New year could resolve Argentine debt debacle, or not
BUENOS AIRES - The fine print Argentina blames for failed negotiations with disgruntled creditors expires Thursday, theoretically clearing the way for a deal to lift the country out of default -- if the two sides want it.
Even as it careered toward its second debt default in 13 years last July, Argentina insisted it could not swerve away from the precipice because of something called a RUFO, or Rights Upon Future Offers clause.
The RUFO clause is part of Argentina's 2005 and 2010 debt restructuring agreements, hard-fought deals the South American country reached with creditors who agreed to take steep losses on their bonds after it defaulted on $100 billion in debt during its 2001 economic crisis.
According to Buenos Aires, that meant it had no choice but to defy a US federal court ruling in favor of two American hedge funds demanding full payment on the defaulted Argentine bonds they bought for pennies on the dollar.
Blocked by the court from paying its restructured debt until it settles the $1.3 billion dispute with the hedge funds, Argentina defaulted again on July 30.
Now, with the RUFO clause expiring at the end of the year, the stage may be set for a deal.
"The Argentine government has no incentive to launch a speedy negotiation because it would have to pay more, and that carries too high a cost in political terms," said Matias Calugati, chief economist at Argentine consultancy Management & Fit.
Paradoxically, President Cristina Kirchner's government has racked up significant political capital from the debt dispute, attacking the holdout creditors as "vulture funds" and US federal Judge Thomas Griesa as "contemptuous" of Argentine sovereignty.
"Waving the flag of 'the nation versus the vultures' has benefited the government, and retreating a step could cost it dearly," Calugati told AFP.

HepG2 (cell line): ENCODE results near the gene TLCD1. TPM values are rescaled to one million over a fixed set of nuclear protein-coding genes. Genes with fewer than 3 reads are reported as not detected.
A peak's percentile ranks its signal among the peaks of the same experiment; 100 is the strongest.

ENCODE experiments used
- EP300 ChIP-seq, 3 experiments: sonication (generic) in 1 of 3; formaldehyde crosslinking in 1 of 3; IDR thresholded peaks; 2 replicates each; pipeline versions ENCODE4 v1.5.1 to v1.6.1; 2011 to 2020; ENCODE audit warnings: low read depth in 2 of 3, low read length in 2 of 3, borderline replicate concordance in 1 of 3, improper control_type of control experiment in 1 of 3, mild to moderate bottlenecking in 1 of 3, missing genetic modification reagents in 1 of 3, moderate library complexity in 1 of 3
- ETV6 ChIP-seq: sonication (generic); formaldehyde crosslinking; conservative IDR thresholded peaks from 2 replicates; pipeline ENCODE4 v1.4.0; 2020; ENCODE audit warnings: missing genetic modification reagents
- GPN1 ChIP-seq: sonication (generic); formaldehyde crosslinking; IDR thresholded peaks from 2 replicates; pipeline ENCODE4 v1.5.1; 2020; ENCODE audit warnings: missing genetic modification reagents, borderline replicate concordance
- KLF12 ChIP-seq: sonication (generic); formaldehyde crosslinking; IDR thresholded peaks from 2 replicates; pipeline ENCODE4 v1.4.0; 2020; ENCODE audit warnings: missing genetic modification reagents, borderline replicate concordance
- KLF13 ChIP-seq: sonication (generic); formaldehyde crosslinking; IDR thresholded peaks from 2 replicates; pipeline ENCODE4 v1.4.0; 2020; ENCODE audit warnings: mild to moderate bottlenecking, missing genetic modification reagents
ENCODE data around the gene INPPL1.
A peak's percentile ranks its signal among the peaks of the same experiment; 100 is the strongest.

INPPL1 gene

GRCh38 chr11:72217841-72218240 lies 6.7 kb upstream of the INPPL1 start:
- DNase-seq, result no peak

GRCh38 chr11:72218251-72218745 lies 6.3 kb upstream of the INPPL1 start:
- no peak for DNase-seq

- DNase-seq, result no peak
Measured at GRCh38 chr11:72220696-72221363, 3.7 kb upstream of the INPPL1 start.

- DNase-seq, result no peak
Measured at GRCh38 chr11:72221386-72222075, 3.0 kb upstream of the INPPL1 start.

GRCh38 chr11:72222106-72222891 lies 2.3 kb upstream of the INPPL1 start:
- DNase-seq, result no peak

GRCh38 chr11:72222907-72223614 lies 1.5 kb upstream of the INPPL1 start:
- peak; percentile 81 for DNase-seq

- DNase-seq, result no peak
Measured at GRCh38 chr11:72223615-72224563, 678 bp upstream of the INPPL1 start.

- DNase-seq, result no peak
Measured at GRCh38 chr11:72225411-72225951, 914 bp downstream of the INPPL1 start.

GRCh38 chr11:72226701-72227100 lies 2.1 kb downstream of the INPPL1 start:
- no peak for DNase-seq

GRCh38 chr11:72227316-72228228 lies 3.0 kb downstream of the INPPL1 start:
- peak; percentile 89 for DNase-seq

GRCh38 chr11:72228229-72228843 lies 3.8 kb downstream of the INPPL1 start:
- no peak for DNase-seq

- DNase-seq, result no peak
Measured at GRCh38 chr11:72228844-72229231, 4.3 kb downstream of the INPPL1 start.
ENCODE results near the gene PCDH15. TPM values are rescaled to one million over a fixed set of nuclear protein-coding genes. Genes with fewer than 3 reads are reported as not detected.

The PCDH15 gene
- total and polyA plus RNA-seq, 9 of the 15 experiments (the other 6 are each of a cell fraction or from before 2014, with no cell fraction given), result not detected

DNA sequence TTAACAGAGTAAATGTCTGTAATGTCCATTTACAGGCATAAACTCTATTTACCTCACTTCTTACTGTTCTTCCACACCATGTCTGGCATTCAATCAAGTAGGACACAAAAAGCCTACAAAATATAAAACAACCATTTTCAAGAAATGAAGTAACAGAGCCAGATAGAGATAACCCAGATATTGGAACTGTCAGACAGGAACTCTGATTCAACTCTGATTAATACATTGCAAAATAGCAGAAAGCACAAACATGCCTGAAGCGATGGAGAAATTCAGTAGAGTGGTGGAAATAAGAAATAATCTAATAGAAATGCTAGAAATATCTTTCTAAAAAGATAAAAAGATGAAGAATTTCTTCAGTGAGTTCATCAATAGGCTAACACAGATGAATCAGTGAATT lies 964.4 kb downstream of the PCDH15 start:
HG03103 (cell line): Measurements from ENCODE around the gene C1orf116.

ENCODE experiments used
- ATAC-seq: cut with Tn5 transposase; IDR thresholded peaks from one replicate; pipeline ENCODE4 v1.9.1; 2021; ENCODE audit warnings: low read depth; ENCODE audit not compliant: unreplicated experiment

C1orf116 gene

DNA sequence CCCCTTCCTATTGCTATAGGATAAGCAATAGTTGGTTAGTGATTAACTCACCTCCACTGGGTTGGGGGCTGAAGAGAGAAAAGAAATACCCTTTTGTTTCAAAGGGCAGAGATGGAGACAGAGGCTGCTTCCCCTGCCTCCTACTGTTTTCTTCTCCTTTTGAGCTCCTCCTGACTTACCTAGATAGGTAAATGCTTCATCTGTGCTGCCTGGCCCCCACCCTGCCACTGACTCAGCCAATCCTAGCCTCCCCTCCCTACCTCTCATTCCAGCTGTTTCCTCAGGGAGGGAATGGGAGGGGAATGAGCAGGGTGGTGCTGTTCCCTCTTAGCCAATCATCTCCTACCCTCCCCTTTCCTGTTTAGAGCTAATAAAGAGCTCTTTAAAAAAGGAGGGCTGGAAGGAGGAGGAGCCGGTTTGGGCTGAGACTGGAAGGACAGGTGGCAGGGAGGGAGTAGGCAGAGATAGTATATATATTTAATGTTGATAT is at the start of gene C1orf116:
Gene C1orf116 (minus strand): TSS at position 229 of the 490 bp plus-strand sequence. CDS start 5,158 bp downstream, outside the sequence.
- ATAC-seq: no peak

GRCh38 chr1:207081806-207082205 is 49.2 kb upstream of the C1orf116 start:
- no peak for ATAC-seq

Argentina, Latin America's third-largest economy, holds general elections in October 2015 that will choose Kirchner's successor after 12 years of shared rule by her and her late husband Nestor.
With a hard-fought campaign on the horizon, Kirchner -- who is not eligible for re-election -- may see scoring political points for her allies as more important than settling the debt dispute.
The urgency of resolving the debt standoff has decreased since an $11 billion currency swap with China, boosting its dwindling foreign reserves to $31 billion and removing pressure to return to the capital markets it has been frozen out of since 2001.
The so-called "vulture funds" meanwhile appear content to play the waiting game.
The funds -- Aurelius Capital Management and billionaire speculator Paul Singer's NML Capital -- have their eye on the elections, too, especially the presidential bid by the business-friendly mayor of Buenos Aires, Mauricio Macri.
"Several opposition candidates have already put forth their strategy: pay up. So why rush to negotiate with the current government?" said Ramiro Castineira of consultancy Econometrica.
Of the creditors who hold the remnants of Argentina's 2001 debt, 93 percent signed up for the restructuring deals -- taking losses of up to 70 cents on the dollar -- while six percent neither accepted restructured bonds nor joined the lawsuit by Aurelius and NML.
As the clock continues to tick, the two hedge funds may persuade more of those holdouts to join their cause, said Castineira.
Argentina is closing out a rough year, with an 18 percent currency devaluation in January, spiraling inflation that stands at 30 percent or more, and an economic slowdown.
The government tried to circumvent Judge Griesa's ruling by paying its restructured debt in Buenos Aires instead of New York, but the offer fell flat when creditors shunned it.
The government says it will pay all its creditors, but not at any price.
"Argentina wants to and can pay," Economy Minister Axel Kicillof said recently.
"The problem isn't coming from Argentina, it's coming from the 'vultures' that have never wanted to negotiate. They want to get their full 100 percent and bring the nation to its knees."